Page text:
Title

Recognition Memory for Novel Stimuli: The Structural Regularity Hypothesis

Document Type

Article

Publication Date

3-2007

Department

Psychology

Abstract

Early studies of human memory suggest that adherence to a known structural regularity (e.g., orthographic regularity) benefits memory for an otherwise novel stimulus (e.g., G. A. Miller, 1958). However, a more recent study suggests that structural regularity can lead to an increase in false-positive responses on recognition memory tests (B. W. A. Whittlesea & L. D. Williams, 1998). In the present study the authors attempted to identify the circumstances under which structural regularity benefits old–new discrimination and those under which it leads to an increase in false-positive responses. The highly generalizable tendency shown here is for structural regularity to benefit old–new discrimination. The increase in false-positive responses for structurally regular novel items may be limited to situations in which regularity is confounded with similarity to studied items.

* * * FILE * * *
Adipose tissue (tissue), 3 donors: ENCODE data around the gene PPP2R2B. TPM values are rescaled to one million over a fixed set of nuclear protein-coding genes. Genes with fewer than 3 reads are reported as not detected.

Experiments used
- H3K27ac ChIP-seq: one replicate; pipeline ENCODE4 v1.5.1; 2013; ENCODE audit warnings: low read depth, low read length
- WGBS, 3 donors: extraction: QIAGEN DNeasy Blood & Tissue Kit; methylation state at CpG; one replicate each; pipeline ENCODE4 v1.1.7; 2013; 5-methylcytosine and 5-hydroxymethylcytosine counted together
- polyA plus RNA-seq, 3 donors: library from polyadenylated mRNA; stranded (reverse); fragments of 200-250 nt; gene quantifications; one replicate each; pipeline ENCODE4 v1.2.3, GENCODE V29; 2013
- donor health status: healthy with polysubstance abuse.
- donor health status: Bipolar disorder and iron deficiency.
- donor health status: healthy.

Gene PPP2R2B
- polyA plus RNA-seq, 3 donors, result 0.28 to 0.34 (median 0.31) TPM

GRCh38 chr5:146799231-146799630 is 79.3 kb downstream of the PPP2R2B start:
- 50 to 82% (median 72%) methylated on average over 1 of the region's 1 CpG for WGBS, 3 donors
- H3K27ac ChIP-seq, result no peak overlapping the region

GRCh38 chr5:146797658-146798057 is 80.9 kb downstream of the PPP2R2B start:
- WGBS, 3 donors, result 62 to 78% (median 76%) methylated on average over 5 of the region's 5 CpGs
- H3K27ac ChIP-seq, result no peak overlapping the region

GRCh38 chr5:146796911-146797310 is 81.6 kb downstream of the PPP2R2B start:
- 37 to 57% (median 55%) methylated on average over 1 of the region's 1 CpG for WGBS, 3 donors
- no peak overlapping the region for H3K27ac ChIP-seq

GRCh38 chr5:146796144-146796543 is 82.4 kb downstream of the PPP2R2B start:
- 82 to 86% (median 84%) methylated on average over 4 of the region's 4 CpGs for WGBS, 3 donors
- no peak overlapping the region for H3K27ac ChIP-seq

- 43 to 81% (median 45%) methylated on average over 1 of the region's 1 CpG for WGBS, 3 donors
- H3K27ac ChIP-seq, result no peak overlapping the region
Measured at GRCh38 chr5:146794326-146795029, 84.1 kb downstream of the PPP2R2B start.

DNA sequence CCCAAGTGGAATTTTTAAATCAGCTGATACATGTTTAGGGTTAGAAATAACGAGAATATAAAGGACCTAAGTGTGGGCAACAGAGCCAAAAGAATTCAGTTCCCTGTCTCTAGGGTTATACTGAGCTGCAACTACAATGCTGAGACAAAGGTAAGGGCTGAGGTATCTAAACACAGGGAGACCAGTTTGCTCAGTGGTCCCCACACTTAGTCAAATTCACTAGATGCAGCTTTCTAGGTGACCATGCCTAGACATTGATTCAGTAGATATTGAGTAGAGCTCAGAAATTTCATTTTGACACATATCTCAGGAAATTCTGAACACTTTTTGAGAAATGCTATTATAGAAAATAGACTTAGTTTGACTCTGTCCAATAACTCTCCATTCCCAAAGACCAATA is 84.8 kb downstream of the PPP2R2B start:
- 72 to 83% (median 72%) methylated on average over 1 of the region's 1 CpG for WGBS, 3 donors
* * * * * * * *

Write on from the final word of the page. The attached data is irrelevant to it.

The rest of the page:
Publication Title

Journal of Experimental Psychology: Learning, Memory, and Cognition

DOI

10.1037/0278-7393.33.2.379